Opinions tell us what, exactly, about policy?

From Friday:

In the [New York Times/CBS News] poll, 81 percent of respondents said they believed “things have pretty seriously gotten off on the wrong track,” up from 69 percent a year ago and 35 percent in early 2002.

Although the public mood has been darkening since the early days of the war in Iraq, it has taken a new turn for the worse in the last few months, as the economy has seemed to slip into recession. There is now nearly a national consensus that the country faces significant problems.

So fascinating, and yet, so very likely irrelevant. Having an opinion is fine, but it’s only useful if that opinion is founded on facts. If it’s based on an idea that we’re suffering partly because the government spends more than it receives, fine. If it’s based on an idea that the mortgage situation in America is partly because some borrowers risked more than they could afford, fine. But those don’t seem to be the case.

In assessing possible responses to the mortgage crisis, Americans displayed a populist streak, favoring help for individuals but not for financial institutions. A clear majority said they did not want the government to lend a hand to banks, even if the measures would help limit the depth of a recession.

How perverse does a person’s thinking have to be to decide that the warm glow of political happiness is more important than results? I’m looking very much in the direction of people laughing today at this story.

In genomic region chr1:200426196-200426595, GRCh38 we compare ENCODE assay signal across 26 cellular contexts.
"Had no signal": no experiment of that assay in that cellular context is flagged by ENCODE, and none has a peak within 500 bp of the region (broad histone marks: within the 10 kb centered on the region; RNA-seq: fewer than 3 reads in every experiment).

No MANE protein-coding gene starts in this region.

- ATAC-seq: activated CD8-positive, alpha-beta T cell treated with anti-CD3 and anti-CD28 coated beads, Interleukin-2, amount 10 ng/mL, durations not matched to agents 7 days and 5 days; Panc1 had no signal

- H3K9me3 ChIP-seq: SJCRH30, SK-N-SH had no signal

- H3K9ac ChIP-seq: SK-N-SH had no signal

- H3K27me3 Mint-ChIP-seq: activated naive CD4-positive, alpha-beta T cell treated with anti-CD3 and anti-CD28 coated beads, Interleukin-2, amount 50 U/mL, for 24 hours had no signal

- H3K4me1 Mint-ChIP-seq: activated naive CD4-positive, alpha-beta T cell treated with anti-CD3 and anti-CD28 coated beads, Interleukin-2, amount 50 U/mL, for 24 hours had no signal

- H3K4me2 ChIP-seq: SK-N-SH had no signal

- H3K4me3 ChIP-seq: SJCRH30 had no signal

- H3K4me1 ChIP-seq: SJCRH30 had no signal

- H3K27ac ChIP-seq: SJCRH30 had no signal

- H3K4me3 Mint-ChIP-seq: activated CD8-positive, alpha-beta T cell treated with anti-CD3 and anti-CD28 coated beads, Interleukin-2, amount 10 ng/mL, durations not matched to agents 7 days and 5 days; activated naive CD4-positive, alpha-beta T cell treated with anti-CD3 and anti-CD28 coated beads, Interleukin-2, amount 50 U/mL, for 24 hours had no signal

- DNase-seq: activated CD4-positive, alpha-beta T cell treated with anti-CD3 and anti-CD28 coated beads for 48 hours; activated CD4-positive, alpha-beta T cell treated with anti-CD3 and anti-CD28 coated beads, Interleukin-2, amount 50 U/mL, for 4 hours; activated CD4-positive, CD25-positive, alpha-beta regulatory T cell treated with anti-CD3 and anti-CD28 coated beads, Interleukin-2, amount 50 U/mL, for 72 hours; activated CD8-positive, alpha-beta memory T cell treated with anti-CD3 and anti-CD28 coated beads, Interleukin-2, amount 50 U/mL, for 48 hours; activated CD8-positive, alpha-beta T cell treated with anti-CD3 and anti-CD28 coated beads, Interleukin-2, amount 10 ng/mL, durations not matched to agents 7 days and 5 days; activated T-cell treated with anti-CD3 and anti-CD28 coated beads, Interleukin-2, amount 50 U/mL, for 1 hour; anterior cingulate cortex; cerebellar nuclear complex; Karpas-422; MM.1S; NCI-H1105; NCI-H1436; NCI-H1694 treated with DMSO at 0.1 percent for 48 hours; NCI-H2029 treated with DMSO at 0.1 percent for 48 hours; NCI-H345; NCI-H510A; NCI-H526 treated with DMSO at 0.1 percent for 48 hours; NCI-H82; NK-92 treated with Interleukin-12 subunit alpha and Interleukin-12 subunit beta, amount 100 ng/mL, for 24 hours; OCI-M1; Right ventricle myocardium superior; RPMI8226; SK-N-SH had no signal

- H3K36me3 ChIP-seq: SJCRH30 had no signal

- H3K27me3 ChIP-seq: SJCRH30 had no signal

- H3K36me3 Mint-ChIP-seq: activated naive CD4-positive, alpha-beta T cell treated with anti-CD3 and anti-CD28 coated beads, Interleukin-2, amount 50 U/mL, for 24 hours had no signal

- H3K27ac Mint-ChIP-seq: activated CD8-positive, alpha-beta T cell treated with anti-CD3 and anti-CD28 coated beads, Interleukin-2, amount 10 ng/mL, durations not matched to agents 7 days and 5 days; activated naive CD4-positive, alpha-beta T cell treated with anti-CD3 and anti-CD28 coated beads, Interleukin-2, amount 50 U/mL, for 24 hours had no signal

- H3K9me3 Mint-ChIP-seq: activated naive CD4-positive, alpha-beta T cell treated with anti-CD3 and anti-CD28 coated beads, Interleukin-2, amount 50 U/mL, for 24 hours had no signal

Of course, this isn’t an endorsement of what the government’s done recently. A good bit of our trouble is at least an indirect result of government policy. Artificially low interest rates aren’t a good idea. Attempts to squash a signal of imbalance possess a distinct head-in-the-sand mentality. The mortgage interest tax deduction isn’t a good idea because it distorts behavior. Perhaps that’s favorable, but maybe not. My decision to buy a house was a natural step in where I was in my life in 2005, but the potential deduction fit with my increase in income. It did not tip the decision, but I included it in my analysis.

Finally, this:

“What I learned from economics is that the market is not always going to be a happy place,” Sandi Heller, who works at the University of Colorado and is also studying for a master’s degree in business there, said in a follow-up interview. If the government steps in to help out, said Ms. Heller, 43, it could encourage banks to take more foolish risks.

“There are a million and one better ways for the government to spend that money,” she said.

This unquestioning acceptance that the government should have our money, that the only question open is how to spend it, is irrational and damaging. There is only one better way for the government to “spend” almost every dollar it spends: return them to the people who earned them. Or, in the case of the pending Free Money, don’t take out loans in our name and tell us we’re richer. And in the future, stop spending and stop taxing. Let me decide what I deem worthy of my money. I want you to do the same.

Other than those objections, this poll is useful.